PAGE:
This gallery takes a look at some small, very small, villages across Upstate New York.  Let's call them "micro-villages."

I was born and grew up in a village in Central New York.  We had a population of about 4,500, but we certainly were still called a village, and yet we were far from being called a city.  It was a nice upbringing.  We all went to the same school.  Our Main Street was lined with Mom and Pop shops offering us everything we could possibly need.  I'd say that everyone knew everyone, but not really.  Close, though!

So, how about these teeny tiny villages?  Each of them has a population (latest census data) of under 250 residents.  Think about that.  A handful of houses, maybe a general store and a post office (in the same building?), and a church or two.  Farmers crossing their cows across a dirt road.  You can still find places like this all over Upstate New York, and they are usually in the larger towns of the same name.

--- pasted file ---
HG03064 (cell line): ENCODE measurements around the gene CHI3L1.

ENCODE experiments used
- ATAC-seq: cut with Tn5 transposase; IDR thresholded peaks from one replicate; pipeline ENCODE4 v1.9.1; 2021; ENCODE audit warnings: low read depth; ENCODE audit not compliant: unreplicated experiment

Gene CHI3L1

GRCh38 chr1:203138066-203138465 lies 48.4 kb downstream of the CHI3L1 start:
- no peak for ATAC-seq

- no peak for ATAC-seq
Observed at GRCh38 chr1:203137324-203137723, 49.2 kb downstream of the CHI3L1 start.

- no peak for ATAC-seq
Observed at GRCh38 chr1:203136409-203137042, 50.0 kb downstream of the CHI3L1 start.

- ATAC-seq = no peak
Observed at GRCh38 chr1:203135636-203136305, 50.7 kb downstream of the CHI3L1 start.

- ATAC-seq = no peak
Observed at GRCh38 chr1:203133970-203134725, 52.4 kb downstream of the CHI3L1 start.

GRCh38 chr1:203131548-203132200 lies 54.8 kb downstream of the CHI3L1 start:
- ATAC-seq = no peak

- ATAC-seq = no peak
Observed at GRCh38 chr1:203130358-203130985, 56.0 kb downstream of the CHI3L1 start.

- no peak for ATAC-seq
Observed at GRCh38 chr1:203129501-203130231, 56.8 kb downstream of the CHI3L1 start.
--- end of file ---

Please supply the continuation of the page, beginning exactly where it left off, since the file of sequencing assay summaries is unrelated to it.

Are these the smallest villages in Upstate New York?  Maybe.  There are certainly many hamlets and rural crossing areas that are smaller, but these are in fact villages.  And they are small.   Kind of like our very own Mayberry R.F.Ds., or even Walton's Mountain.  Micro-villages.  A different way of life in our beautiful Upstate New York.

If you know of a village that has a population of under 250 residents (and there are probably many), we would love to hear from you over on our Facebook page!

These 10 Upstate New York Villages Have a Population of 250...or Less!

Upstate New York is filled with big cities, small cities, villages, towns, hamlets, and just a whole bunch of un-named map dots. Here are ten of the teeny tiniest communities in Upstate New York. Each is a village (often in a town of the same name) and each has a population of under 250 people!

WOW!! All Aboard! Look At The Transformation of These 12 Historic Upstate New York Train Stations

A century ago it seemed that every small town and village had a railroad coming through it and a train depot to welcome it. Today there are far fewer train depots still standing from the glory years of American railroad history. But there are some, and they have been transformed into everything from restaurants to museums. Here are 12 of the best.